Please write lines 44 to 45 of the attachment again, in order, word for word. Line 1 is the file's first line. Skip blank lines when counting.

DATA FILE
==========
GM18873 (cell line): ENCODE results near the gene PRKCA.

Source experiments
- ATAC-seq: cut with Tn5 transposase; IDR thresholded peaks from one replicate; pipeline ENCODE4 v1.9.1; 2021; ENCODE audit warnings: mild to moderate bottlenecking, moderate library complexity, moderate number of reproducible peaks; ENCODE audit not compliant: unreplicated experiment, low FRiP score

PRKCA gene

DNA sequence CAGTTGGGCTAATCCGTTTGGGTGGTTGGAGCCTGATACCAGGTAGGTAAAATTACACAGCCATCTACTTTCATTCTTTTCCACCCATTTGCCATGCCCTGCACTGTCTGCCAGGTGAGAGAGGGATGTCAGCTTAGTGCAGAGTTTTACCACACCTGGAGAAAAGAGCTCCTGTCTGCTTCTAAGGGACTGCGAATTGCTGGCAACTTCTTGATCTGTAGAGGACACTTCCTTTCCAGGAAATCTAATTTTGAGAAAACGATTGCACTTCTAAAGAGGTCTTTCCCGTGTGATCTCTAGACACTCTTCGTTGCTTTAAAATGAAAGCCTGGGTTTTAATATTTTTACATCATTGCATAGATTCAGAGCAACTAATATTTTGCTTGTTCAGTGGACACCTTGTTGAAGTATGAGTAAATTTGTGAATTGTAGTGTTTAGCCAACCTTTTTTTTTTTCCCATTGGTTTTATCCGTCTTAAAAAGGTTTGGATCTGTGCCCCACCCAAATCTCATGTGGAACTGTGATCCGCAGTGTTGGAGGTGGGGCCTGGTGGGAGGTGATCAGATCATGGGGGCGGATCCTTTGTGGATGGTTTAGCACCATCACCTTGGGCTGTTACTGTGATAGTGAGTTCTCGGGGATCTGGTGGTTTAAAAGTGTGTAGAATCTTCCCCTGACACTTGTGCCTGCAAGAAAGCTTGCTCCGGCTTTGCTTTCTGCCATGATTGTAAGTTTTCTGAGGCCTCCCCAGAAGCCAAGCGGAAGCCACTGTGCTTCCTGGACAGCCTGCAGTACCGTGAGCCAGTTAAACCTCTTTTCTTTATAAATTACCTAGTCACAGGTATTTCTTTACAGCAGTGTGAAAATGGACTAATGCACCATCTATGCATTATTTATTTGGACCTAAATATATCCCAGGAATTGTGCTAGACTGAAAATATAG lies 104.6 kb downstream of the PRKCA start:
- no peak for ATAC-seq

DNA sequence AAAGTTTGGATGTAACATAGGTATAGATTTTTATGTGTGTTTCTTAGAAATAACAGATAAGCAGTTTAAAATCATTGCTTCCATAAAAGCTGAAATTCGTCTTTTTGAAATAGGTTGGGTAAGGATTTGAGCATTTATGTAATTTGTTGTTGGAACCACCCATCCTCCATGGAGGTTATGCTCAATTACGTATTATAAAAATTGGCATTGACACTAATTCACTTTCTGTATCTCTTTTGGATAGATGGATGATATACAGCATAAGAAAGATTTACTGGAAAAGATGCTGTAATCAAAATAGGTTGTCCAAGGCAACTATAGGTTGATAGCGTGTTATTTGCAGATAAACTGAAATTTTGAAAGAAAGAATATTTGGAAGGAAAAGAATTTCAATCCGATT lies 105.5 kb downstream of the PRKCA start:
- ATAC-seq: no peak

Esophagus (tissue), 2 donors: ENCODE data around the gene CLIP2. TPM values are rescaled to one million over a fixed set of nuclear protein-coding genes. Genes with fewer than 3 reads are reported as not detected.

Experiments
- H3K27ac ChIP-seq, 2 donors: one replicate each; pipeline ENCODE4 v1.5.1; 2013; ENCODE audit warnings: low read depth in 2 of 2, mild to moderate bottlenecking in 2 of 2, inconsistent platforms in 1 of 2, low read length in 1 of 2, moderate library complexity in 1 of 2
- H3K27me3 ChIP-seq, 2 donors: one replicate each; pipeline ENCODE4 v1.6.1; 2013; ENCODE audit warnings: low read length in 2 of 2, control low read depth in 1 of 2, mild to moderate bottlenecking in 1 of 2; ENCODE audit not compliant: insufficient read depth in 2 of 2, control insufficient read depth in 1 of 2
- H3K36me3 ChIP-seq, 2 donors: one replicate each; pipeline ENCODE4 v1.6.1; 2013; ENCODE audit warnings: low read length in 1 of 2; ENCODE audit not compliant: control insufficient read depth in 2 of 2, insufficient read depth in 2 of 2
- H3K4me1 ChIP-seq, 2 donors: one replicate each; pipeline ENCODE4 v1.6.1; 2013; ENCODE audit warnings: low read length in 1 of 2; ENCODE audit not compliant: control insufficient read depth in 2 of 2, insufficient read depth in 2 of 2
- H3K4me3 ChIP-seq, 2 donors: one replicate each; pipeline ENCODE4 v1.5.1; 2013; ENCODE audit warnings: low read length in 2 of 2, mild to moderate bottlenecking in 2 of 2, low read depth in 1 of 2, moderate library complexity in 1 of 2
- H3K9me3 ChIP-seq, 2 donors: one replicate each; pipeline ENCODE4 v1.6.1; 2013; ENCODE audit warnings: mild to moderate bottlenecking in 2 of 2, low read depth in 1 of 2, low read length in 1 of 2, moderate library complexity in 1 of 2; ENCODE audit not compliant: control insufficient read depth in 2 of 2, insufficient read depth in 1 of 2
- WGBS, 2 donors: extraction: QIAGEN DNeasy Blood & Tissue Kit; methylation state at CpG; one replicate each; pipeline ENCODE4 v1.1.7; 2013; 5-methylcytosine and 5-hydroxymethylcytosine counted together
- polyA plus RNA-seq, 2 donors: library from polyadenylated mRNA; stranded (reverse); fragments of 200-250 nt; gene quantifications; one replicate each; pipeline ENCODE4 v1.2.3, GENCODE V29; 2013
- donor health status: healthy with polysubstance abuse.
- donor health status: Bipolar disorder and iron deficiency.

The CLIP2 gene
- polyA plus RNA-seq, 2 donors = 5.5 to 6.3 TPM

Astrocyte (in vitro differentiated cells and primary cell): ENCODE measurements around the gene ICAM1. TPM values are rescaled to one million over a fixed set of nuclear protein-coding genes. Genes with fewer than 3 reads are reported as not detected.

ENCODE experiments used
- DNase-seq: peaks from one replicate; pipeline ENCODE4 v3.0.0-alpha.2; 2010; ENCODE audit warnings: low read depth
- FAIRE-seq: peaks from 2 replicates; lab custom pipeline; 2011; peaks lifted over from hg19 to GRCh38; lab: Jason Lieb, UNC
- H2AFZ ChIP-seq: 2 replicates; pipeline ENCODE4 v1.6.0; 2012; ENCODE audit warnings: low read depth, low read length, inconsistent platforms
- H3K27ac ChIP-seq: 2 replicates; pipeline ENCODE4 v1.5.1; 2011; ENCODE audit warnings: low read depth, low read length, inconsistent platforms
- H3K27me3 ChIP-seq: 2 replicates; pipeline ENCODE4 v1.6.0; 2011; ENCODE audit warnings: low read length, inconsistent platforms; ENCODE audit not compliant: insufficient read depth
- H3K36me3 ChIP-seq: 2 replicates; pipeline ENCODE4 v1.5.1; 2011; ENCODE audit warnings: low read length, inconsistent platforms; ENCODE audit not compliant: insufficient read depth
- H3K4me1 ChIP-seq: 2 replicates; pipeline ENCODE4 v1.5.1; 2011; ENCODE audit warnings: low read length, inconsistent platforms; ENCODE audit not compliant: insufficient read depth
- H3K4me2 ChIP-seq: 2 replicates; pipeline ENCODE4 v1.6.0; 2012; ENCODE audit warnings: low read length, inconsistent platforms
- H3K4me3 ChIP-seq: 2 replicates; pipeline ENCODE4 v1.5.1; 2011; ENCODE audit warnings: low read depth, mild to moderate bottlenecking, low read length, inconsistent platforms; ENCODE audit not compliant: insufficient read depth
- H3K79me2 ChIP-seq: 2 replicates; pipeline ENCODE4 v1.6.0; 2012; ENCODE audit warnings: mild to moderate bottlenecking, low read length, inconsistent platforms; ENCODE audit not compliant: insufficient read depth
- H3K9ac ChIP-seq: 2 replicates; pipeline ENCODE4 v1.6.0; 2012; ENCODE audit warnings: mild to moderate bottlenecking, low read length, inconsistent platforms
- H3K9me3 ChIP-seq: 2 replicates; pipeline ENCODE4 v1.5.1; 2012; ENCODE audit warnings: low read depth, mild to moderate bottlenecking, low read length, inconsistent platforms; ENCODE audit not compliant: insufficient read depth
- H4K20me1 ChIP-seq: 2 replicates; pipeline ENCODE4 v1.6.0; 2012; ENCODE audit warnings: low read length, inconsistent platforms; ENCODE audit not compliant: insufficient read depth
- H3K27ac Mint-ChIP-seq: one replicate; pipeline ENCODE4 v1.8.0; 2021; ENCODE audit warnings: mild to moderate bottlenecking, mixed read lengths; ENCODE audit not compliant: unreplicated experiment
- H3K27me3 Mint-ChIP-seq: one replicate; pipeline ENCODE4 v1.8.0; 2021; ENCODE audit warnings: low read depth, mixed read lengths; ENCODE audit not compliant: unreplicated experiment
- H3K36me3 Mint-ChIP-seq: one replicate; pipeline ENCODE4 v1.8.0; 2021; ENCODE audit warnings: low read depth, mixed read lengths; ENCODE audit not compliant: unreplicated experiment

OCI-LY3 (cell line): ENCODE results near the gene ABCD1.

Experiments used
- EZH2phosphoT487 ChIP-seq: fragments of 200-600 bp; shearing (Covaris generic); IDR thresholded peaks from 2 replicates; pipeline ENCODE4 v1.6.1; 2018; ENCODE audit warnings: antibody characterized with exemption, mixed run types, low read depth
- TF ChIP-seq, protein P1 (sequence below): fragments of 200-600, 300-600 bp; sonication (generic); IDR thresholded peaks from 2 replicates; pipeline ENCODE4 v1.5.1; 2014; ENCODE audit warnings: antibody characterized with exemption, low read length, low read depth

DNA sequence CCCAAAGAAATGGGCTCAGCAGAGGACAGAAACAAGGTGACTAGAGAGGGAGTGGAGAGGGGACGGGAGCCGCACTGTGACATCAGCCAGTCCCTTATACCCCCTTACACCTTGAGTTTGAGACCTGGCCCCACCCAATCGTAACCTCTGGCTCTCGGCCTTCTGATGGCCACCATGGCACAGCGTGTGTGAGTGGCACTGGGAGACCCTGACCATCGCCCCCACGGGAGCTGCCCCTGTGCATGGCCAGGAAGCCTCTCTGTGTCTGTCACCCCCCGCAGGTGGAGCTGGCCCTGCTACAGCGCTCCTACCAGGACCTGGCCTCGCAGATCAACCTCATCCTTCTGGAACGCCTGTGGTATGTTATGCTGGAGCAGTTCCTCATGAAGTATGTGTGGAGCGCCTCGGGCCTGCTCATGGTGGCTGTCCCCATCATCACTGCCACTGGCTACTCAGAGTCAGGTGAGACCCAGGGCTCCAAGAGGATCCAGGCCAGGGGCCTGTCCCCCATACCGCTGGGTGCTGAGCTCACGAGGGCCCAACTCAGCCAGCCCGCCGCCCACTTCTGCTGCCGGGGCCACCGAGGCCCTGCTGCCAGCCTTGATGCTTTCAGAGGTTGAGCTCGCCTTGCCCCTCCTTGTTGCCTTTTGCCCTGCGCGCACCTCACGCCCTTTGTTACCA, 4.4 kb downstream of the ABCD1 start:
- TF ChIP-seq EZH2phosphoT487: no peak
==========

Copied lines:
- TF ChIP-seq, protein P1 (sequence below): fragments of 200-600, 300-600 bp; sonication (generic); IDR thresholded peaks from 2 replicates; pipeline ENCODE4 v1.5.1; 2014; ENCODE audit warnings: antibody characterized with exemption, low read length, low read depth

DNA sequence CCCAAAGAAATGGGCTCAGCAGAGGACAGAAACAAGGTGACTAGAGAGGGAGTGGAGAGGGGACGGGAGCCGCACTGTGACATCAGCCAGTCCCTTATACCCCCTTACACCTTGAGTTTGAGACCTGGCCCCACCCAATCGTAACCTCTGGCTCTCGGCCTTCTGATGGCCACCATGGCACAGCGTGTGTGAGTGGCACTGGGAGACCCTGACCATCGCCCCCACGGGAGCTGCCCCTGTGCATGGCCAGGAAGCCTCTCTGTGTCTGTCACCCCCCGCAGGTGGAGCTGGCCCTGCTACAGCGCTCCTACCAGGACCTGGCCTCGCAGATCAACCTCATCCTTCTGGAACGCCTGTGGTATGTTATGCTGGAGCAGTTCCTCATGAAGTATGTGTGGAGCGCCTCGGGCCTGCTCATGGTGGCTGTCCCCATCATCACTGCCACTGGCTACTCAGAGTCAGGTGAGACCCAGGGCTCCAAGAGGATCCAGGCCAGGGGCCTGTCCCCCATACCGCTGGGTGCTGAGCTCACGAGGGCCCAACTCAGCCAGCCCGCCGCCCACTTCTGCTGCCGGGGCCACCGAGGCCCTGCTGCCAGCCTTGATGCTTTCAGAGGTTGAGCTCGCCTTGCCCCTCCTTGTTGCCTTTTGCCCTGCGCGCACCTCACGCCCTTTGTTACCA, 4.4 kb downstream of the ABCD1 start: